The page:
No. 23589 - Jerry A. Vorholt v. One Valley Bank (Formerly The Kanawha Valley Bank, N.A.), One Valley Bank, A National Banking Association, (Formerly the Kanawha Bank), Trustee of the Ansel F. Vorholt Trust, Leo J. Vorholt, Jr., Edward Vorholt, Archie Vorholt, Ruth V. Childress, Catherine V. Melton, and the Most Reverend Bernard W. Schmitt, D.D., Bishop of the Roman Catholic Diocese of Wheeling-Charleston, and His Successor in Office, and All Other Known and Unknown Heirs at Law of Beneficiaries or Other Beneficiaries Known or the Ansel F. Vorholt Trust
Workman, Chief Justice, concurring, in part, dissenting in part:
Although I agree with the majority's conclusion that Appellant's action is barred by the statute of limitations contained within West Virginia Code 55-2-12 (1994), I disagree with the decision to the extent it concludes the statute of limitations began to run when the trust terminated in 1980. Instead, I believe the statute of limitations began to run in 1989, when Appellant first learned of the trust's existence. As to this point, it is beyond comprehension how, on one hand, the majority can state that Appellant "should have reasonably known of the existence of his claim long before May of 1989," while on the other hand, it places no significance to the fact that One Valley Bank failed to contact Appellant until 1989, despite the fact it had actual knowledge since 1970 that Appellant was the adopted son of Leo J. Vorholt.
Approximately three years prior to the expiration of the trust and twelve years before Appellant was contacted by One Valley Bank, this Court stated: "Any testamentary . . . trust governed by the laws of the State of West Virginia, regardless of the date of its execution . . . shall be construed under the provisions of W. Va. Code, 48-4-5  and adopted children shall take under any provisions which uses the word . . . 'children' . . . ."(1) Syl. pt. 2, in part, Wheeling Dollar Savings & Trust Co. v. Hanes, 160 W. Va. 711, 237 S.E.2d 499 (1977).(2) Certainly, as an institution which professionally manages trust accounts, One Valley Bank actually knew or reasonably should have known of this Court's decision in Hanes. As One Valley Bank also knew of Appellant's status as an adopted child, I believe One Valley Bank clearly had a fiduciary duty as the trustee to at least inform Appellant of the trust and his potential qualification as a beneficiary.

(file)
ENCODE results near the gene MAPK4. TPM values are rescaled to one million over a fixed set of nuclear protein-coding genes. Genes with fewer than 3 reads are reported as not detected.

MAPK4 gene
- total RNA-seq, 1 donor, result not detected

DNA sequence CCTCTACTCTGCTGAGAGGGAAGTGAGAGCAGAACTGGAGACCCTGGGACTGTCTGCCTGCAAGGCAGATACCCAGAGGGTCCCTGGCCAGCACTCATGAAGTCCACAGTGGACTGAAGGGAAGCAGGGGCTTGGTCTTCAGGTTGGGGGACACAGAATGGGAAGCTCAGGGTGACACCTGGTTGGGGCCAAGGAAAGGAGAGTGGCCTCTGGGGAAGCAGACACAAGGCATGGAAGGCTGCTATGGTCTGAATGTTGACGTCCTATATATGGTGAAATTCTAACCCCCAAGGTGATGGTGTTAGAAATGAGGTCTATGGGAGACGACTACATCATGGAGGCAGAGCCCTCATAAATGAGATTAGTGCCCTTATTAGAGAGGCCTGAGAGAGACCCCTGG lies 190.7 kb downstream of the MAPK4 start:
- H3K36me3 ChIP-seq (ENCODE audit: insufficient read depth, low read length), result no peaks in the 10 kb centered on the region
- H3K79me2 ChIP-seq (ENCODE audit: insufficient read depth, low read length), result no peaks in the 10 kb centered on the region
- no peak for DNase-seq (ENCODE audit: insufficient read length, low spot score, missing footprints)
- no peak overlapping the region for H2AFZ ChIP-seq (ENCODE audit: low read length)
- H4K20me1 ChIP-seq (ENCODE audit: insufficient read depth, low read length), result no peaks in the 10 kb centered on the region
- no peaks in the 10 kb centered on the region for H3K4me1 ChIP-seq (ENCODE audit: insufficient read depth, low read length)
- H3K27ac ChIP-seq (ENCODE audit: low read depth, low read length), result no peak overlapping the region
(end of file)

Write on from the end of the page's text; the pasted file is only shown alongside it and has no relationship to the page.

To the contrary, I do not find any evidence which suggests Appellant should have known or reasonably should have known about the trust. The majority suggests Appellant should have made an inquiry into his father's estate because he knew his father was dead. However, Appellant was seventeen years old when his father died and never had any reason to question his father's estate until One Valley Bank contacted him in 1989. It is far from a "reasonable" expectation to think ordinary people spend their time searching dusty circuit court record rooms to find trust agreements they do not know exist. Therefore, I conclude under the discovery rule the statute of limitations should have begun to run in 1989, not 1980.
Lastly, I believe although I concur with the result based on the statute of limitations, I conclude that, with regard to their obligations to be cognizant of the law, the majority opinion leaves the strong implication that major banking institutions will be held to a lower standard than average people
1. The relevant language in the will provides: "In the event that Leo Vorholt does not live until the termination of the Trust Estate, then his interest shall pass to his children and descendants, per stirpes, and not per capita."
2. In full, syllabus point two of Hanes states:
Any testamentary or inter vivos trust governed by the laws of the State of West Virginia, regardless of the date of its execution, including by way of example and not by way of limitation, all trusts executed before 1959, shall be construed under any provisions of W. Va. Code, 48-4-5  and adopted children shall take under any provisions which uses the words "child" or "children," or any general words which are loosely, if not technically, synonymous with the words "child" or "children," including again by way of example and not by way of limitation, such words as "natural children," "descendants," "heirs," "issue," or any other similar language.